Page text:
Possibility to Engage in Pedagogical Leadership as Experienced by Finnish Newly Appointed Principals

Tapio Juhani Lahtero, Lea Kuusilehto-Awale

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Possibility to Engage in Pedagogical Leadership as Experienced by Finnish Newly Appointed Principals

Tapio Juhani Lahtero1,, Lea Kuusilehto-Awale2

1Training and Development Centre Brahea, University of Turku, Finland

2Institute on Educational Leadership, University of Jyväskylä, Finland


This qualitative research was based on the construct of broad based pedagogical leadership, which comprises not only technical, human and educational (pedagogical) but also symbolic leadership, the meanings interpreted from the principal’s ordinary activity by the school community, the web of which is understood as the cultural leadership of the school. The research purpose was to find out newly appointed principals’ views on what the most common situations of technical, human and educational (pedagogical) leadership were in their ordinary work and how they could enhance the realization of the pedagogical perspective. The data consisted of the written descriptions of the eighteen participants beginning an in-service training. The responses were analyzed with thematic analysis. The dominance of the technical leadership tasks with routine administration as the most common was the biggest obstacle to advancing the pedagogical perspective. The most common human leadership task was interaction and that of pedagogical leadership was strategic leadership. Human and pedagogical leadership tasks were perceived to be partly overlapping. In contrast to studied international research, the respondents made no mention of leading quality teaching, a quality learning environment or strategic resourcing. The informants did not identify symbolic and cultural leadership components. The findings imply that school based management without an increase in managerial human resource in schools efficiently prevents enhancing pedagogical leadership, perceived as the core task of a principal’s ordinary work, that in studying leadership the context always needs to be considered, and that principals’ in-service training ought to comprise broad based pedagogical leadership to inculcate the holistic and integrative character of principalship. These issues merit further and comparative research.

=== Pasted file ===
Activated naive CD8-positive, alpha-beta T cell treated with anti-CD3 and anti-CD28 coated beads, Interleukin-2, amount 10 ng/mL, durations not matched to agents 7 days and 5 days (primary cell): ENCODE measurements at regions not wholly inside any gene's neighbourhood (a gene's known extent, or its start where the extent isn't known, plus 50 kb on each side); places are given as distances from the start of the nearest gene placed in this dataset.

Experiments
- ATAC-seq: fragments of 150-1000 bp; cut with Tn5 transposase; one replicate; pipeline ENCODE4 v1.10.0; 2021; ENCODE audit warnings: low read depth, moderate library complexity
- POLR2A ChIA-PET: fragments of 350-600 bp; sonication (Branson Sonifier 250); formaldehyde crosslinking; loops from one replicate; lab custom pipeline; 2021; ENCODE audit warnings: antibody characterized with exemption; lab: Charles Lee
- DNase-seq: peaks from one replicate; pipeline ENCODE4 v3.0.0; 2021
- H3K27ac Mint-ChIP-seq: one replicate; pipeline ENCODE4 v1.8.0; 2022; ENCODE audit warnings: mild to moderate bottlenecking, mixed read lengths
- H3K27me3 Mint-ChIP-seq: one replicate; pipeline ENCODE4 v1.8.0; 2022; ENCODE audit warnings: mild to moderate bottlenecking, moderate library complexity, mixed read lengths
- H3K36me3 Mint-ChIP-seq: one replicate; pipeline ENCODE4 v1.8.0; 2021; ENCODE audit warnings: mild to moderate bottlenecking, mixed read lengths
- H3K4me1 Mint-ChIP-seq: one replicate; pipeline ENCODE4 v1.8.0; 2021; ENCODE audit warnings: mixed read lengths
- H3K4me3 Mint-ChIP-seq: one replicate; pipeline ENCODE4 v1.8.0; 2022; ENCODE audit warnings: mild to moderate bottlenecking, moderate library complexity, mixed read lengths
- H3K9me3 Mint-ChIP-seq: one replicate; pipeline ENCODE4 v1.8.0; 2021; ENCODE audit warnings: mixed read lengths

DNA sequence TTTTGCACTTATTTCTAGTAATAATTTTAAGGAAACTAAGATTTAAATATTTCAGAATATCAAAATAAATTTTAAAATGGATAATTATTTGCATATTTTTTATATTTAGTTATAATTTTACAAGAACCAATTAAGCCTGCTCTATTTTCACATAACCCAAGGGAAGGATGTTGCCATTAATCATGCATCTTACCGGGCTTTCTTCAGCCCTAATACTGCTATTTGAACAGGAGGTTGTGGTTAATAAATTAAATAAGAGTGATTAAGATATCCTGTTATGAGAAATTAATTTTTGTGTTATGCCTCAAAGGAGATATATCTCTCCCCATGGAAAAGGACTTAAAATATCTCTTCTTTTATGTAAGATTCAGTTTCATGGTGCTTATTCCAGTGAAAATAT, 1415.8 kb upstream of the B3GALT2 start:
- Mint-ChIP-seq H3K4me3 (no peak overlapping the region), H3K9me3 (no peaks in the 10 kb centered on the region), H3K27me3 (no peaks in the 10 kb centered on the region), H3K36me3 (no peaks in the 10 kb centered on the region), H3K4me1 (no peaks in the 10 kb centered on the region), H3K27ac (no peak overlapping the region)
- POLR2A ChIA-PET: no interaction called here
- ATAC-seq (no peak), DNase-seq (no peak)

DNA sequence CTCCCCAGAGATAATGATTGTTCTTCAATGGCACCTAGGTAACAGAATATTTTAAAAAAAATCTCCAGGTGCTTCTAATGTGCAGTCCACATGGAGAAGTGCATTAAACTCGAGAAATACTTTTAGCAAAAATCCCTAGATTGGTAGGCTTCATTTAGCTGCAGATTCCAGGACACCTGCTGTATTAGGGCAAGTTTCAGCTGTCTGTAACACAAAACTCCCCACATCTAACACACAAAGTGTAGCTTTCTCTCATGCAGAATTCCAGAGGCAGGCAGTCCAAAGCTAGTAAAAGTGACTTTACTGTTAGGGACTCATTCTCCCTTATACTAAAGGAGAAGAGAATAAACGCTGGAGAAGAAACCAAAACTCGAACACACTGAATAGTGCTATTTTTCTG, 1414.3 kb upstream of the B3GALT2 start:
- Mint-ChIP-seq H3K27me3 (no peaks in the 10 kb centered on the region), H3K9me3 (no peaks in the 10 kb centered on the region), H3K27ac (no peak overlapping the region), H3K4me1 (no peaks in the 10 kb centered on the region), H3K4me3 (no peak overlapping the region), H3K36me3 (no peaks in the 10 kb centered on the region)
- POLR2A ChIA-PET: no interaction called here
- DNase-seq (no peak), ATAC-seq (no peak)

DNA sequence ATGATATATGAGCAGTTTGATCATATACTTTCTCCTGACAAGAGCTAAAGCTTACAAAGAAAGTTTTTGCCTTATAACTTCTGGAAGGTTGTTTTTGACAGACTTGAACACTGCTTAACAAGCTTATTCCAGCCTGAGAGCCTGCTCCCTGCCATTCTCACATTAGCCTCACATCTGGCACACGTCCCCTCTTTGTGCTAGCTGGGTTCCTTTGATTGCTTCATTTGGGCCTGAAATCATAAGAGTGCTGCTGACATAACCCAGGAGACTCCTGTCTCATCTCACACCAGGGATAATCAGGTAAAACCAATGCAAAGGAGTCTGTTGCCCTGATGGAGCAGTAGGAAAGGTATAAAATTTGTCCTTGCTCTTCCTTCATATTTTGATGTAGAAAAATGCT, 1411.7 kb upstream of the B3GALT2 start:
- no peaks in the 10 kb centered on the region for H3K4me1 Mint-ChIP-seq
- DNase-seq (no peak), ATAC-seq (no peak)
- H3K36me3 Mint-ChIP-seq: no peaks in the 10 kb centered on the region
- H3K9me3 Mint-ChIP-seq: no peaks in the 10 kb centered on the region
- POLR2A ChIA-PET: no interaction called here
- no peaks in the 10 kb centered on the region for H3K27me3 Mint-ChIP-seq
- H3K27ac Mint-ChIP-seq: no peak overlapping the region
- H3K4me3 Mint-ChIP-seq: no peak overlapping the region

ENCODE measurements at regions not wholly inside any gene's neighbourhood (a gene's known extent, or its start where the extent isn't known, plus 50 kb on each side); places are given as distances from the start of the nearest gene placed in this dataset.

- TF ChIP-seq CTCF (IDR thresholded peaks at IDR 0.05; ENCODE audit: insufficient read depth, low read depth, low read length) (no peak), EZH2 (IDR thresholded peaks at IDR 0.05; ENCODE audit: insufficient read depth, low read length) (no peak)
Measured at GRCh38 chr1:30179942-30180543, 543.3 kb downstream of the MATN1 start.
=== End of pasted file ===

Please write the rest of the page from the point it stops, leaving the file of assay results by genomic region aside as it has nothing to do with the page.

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Cite this article:

  • Lahtero, Tapio Juhani, and Lea Kuusilehto-Awale. "Possibility to Engage in Pedagogical Leadership as Experienced by Finnish Newly Appointed Principals." American Journal of Educational Research 3.3 (2015): 318-329.
  • Lahtero, T. J. , & Kuusilehto-Awale, L. (2015). Possibility to Engage in Pedagogical Leadership as Experienced by Finnish Newly Appointed Principals. American Journal of Educational Research, 3(3), 318-329.
  • Lahtero, Tapio Juhani, and Lea Kuusilehto-Awale. "Possibility to Engage in Pedagogical Leadership as Experienced by Finnish Newly Appointed Principals." American Journal of Educational Research 3, no. 3 (2015): 318-329.

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1. Introduction

The rationale for this research comes from the fact that the research tradition of school leadership in Finland is mainly about the principals’ job descriptions and there is little research on pedagogical leadership or the views of newly appointed principals on leadership [1].

Secondly, due to deregulation of administration since the late 1980’s decision making was brought to the education provider level, which in Finland is mainly the municipality. The Local Governance Act [27] and the Constitution of Finland [45] guaranteed the municipality a wide autonomy also in education provision. The consequences were at least twofold: school based management was soon introduced without however allocating any additional resource to school level management. The other consequence particularly in rural Finland has been the abolition of the municipal education director posts either totally or by merging them with a vast range of other posts, e.g. with a principalship. [19] The development accounts for a context where schools have to be capable of strong self-management. At the same time there is a clear call in the educational society for an increasing need for principals’ pedagogical leadership, i.e. leading teaching and learning of both individuals and the school community in collaboration with the many stakeholders.

This article first discusses the constructs of instructional and pedagogical research and the leadership areas of a competent and an excellent principal [17, 44] in regard to the construct of broad based pedagogical leadership, which the authors consider to be the theoretical construct decisive for the quality of education. The qualification and inservice training requirements of principals are introduced before describing the methodology of the research, the findings and the discussion of findings. Finally, [39] conclusions are drawn with implications for the construct of pedagogical leadership in Finland and for Finnish principal training.

2. Constructs of Instructional and Pedagogical Leadership